Clegg urges 'less political heat' over Lords debate

The chamber of the House of Lords The government wants the first elections to the new chamber to take place in 2015

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Nick Clegg has said he wants to "take the political heat" out of the debate over Lords reform after admitting his proposals for a mainly elected chamber had caused "angst and objections".

The deputy prime minister told peers he wanted a "consensual, collective and dispassionate" discussion of proposed elections planned to begin in 2015.

But he denied reports he would take a backseat as the plans go forward.

The plans have been criticised by Tory and Labour MPs and cross-bench peers.

The deputy prime minister set out proposals on Tuesday to reduce the size of the chamber from 800 to 300 members - with at least 80% of those elected, in an effort to give it "greater democratic legitimacy".

Questioned on the plans by the Lords Constitution Committee, Mr Clegg said he was conscious the issue risked being seen through the prism of what it meant for the coalition and the Liberal Democrats' role in it.

"I am very keen, in whatever way I can, to try and take some of the heat out of the immediate politics of this so we can, in deliberate fashion, over the next year look at this as dispassionately, consensually and collectively as possible," he said.

The deputy prime minister dismissed media reports he would cede overall control of the plans to Conservative Lords leader Lord Strathclyde and said he was not "abdicating responsibility" for them.

But he added he was focused on the "bigger picture" and wanted to allow a wider debate "uncluttered by the kind of day-to-day yah-boo of the politics of today".

'Powers and conventions'

All three parties included Lords reform in their 2010 election manifestos but the majority of Conservative and Labour MPs reacting to the plans on Tuesday were hostile.


  • 300 members
  • 80% elected - 20% appointed but with a provision for a fully elected chamber
  • Members to be elected for single 15-year terms under the single transferable vote system of proportional representation
  • A third of members to be elected in 2015, a further third in 2020 and 2025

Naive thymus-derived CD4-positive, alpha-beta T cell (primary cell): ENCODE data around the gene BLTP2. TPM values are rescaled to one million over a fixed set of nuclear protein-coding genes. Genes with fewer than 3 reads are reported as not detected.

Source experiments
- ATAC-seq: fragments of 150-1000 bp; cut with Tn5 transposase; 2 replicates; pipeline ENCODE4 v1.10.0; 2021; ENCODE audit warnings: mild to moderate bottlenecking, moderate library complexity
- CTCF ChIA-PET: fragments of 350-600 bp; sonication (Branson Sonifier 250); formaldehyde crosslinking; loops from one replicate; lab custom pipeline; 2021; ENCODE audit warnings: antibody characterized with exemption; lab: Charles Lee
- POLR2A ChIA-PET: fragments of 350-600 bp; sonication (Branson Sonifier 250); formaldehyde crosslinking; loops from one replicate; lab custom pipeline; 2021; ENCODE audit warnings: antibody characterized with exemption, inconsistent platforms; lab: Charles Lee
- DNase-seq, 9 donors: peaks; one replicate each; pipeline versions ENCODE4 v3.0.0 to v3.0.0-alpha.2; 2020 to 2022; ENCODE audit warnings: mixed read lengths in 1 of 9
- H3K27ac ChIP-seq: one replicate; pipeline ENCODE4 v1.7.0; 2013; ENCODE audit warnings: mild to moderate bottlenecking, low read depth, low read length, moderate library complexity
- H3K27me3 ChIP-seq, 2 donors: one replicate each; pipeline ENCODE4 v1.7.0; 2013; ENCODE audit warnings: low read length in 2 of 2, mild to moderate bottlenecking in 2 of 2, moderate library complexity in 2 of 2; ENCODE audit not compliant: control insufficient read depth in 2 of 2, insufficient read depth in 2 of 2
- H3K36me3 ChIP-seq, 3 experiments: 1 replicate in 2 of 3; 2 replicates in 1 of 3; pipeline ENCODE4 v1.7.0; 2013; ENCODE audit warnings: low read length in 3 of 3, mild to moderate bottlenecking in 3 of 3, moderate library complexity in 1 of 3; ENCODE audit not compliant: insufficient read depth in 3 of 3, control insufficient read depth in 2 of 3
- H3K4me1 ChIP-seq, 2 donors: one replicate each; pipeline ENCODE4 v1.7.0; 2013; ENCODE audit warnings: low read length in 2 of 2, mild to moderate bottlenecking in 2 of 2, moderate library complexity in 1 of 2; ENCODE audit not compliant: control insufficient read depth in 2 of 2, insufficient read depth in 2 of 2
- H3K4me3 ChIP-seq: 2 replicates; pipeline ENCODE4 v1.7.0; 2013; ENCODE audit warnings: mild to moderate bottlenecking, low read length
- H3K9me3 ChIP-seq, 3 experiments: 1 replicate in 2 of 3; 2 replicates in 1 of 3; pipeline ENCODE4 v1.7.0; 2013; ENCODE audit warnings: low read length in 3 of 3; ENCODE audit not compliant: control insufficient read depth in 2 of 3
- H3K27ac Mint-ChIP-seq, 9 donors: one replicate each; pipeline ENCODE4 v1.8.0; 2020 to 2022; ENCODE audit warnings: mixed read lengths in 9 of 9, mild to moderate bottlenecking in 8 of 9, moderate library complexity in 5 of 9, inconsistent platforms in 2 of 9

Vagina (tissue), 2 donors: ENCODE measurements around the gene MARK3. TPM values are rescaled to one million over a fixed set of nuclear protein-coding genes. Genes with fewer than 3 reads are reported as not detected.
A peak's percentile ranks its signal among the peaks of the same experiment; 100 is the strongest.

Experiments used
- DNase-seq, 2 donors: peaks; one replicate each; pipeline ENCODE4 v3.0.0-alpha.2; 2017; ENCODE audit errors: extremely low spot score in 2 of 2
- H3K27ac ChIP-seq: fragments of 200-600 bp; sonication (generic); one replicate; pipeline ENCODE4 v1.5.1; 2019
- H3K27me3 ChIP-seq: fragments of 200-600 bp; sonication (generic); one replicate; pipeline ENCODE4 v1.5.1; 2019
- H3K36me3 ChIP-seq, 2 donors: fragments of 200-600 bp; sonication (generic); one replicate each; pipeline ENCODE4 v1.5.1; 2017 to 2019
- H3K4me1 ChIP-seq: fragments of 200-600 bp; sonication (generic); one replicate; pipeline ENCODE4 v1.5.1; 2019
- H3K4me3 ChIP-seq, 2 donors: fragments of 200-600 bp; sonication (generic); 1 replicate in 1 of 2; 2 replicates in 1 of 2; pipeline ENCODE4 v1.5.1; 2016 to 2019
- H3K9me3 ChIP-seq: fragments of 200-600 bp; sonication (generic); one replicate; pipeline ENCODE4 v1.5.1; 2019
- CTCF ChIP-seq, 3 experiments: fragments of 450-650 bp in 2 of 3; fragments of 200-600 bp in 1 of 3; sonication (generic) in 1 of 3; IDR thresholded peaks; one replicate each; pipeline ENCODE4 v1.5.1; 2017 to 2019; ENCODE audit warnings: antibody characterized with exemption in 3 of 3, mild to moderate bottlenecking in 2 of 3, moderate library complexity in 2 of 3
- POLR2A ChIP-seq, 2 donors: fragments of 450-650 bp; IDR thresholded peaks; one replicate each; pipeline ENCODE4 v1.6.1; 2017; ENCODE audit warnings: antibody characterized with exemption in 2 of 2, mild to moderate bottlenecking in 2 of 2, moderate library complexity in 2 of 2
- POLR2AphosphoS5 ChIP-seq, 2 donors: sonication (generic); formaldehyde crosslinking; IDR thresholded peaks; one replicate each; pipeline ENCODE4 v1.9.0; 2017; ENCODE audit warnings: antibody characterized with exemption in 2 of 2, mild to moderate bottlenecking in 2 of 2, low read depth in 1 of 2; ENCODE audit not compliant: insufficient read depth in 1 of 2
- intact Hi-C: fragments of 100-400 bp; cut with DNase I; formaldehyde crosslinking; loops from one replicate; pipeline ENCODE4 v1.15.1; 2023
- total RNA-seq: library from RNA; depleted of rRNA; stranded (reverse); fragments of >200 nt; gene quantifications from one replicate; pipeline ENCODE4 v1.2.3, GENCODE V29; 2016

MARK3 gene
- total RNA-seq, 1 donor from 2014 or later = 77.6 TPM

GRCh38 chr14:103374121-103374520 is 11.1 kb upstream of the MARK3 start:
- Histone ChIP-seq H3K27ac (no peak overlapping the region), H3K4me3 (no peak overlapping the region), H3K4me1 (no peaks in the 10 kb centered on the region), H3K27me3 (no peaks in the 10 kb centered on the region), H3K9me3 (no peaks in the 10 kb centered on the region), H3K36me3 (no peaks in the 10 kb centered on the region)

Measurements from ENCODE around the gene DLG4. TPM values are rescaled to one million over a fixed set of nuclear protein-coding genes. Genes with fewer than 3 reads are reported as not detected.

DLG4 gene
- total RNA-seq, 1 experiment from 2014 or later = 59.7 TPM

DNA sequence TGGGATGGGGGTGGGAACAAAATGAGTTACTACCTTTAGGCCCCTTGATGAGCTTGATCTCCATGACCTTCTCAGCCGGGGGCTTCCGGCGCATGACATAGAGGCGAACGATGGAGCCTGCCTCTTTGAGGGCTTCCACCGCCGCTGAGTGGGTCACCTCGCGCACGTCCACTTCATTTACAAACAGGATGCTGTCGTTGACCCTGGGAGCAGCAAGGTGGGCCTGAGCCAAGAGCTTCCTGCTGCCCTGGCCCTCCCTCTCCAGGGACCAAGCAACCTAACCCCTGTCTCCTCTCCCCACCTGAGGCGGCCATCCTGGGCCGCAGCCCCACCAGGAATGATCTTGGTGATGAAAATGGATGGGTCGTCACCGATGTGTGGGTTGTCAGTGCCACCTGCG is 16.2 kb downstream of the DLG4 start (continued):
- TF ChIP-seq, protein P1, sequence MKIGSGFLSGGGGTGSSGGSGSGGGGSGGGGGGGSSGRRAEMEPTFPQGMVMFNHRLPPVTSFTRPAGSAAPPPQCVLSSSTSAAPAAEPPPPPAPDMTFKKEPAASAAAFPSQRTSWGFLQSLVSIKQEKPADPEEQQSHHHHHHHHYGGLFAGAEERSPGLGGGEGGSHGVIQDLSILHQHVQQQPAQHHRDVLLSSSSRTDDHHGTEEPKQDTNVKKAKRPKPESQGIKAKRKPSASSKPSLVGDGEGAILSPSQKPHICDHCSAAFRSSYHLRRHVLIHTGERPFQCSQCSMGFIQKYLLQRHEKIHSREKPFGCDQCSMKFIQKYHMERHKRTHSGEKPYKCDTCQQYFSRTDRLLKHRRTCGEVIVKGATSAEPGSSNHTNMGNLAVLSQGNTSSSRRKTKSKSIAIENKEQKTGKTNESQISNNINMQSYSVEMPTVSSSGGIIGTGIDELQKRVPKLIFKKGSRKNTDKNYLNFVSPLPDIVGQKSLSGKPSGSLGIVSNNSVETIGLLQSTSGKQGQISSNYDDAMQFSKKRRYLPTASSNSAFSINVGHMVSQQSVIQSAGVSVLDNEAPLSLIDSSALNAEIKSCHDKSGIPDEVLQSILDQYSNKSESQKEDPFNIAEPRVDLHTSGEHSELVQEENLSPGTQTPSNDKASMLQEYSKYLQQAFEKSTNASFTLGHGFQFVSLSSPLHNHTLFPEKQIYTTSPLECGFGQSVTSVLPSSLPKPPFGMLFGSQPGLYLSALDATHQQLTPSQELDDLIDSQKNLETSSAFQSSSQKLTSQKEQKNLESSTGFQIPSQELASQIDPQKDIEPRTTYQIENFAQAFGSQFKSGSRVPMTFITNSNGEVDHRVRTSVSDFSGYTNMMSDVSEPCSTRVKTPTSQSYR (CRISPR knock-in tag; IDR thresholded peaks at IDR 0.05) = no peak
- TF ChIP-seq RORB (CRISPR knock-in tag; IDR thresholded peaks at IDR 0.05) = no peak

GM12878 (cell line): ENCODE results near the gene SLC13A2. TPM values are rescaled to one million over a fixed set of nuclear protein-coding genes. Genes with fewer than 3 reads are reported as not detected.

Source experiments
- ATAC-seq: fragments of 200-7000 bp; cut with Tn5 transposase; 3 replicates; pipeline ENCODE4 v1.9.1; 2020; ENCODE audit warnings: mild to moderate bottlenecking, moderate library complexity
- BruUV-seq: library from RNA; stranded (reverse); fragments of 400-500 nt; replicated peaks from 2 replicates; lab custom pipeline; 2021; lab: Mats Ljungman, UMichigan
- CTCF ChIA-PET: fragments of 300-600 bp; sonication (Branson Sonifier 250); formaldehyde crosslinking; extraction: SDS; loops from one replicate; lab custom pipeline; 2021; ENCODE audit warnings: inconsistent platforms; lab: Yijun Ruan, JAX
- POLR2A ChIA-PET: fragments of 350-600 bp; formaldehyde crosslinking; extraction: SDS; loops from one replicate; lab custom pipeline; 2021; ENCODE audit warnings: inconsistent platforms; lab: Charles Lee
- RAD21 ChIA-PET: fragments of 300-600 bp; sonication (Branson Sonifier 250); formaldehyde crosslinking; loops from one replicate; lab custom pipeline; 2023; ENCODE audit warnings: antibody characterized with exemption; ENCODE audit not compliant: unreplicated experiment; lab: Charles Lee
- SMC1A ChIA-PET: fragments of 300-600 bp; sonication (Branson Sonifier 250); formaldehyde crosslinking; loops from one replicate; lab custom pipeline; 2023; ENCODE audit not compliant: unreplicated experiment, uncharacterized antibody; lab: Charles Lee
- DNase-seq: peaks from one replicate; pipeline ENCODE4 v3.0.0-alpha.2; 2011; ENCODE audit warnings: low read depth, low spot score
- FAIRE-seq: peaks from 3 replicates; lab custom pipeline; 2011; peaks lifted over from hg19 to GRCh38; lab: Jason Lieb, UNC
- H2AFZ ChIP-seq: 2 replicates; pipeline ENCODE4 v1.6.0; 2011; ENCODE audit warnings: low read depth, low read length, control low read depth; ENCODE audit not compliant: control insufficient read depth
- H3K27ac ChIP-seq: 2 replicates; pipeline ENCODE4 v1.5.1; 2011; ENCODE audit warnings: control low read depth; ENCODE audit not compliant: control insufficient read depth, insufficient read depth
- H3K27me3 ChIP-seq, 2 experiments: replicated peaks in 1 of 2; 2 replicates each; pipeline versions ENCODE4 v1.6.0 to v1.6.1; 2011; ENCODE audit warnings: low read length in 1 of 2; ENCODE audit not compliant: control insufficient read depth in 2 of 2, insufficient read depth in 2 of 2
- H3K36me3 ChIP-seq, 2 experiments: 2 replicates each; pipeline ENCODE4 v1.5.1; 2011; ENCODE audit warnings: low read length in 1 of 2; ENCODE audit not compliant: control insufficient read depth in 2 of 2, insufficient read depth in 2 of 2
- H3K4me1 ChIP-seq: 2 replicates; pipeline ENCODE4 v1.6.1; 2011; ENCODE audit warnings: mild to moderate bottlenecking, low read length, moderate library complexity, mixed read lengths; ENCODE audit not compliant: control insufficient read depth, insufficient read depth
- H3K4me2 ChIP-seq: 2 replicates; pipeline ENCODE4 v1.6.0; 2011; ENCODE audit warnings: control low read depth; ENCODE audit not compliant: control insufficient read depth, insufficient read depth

• Number of bishops to be reduced from 26 to 12
  • Government still to be able to appoint new ministers to Lords

Among their concerns were that a mainly elected chamber was bound to lead to greater "conflict" with the Commons, that electing members for 15 years would damage accountability and that using a form of proportional representation to elect them would be unpalatable to the public.

Labour peer Lady Jay said she was "surprised" greater thought had not been given to how electing the Lords would alter its relationship with the Commons.

"This is the first time an exercise of this kind has been conducted without looking first at the roles, powers and conventions which attach to both Houses, specifically to the House of Lords, in the context of then deciding what perhaps should be a change in the membership," she said.

But the deputy prime minister said the reforms started from the "premise" the Lords would remain as a revising chamber and its powers in relation to the Commons, would not change.

"We are not seeking to re-invent the wheel. This is not new stuff. It has been knocking around for about 100 years."

The Financial Times reported on Wednesday that three leading Conservatives - Chancellor George Osborne, Home Secretary Theresa May and Defence Secretary Liam Fox - all spoke up in favour of the plans at a Cabinet meeting on Tuesday.


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  • rate this

    Comment number 15.

    In the other HYS on this topic one of the editors picks was
    "The last thing we need is a second elected chamber.
    What we do need is a chamber of experts who owe no party political allegiance, who can veto, not just delay, the excesses, daft ideas and short termism of the Commons."
    In other words give up democracy for an oligarchy, a dictatorship by a group of emminent men.
    Not a good idea

  • rate this

    Comment number 14.

    The Lords, I believe, should stay unelected, but instead of being appointed by the Commons, should be selected at random from the UK population- much like a jury is.

    They could be supported by experts, and would still hold the Commons to account, but in a much more democratically direct way. 5 year terms with some crossover would allow for the 'Lords' to oversee the current term of the Commons.

  • rate this

    Comment number 13.

    Astonished by the hypocrisy of some Labour MPs - they scream about the undemocratic nature of the Lords then complain it would undermine the Commons if it were democratically elected.

    Agree that what we really need is debate and decision on what the Lords is for and what its powers should be, then work out how best to elect it. France, Germany, USA all have 2 elected houses so it can work.

  • rate this

    Comment number 12.

    The HoL's is a body that deals with policy, same as the commons. The fact that it's job is different in regard to policy formation does not mean that it should be any less democratically accountable.

    A 15 yeas term, with staggered elections of 1/3 of the house is a very sensible. It makes it different to the Lords, both in it's composition and it's perceived position.

  • rate this

    Comment number 11.

    What's with the hypocrisy towards Clegg? People complain he wont stand up for the principles the Lib Dems claim to stand for, but as soon as he does people argue against him for the sake of arguing against him. I'm actually beginning to feel sorry for the fellow- people are saying they want the change he's pushing for, but arguing against it when he actually starts pushing for it.


Comments 5 of 15


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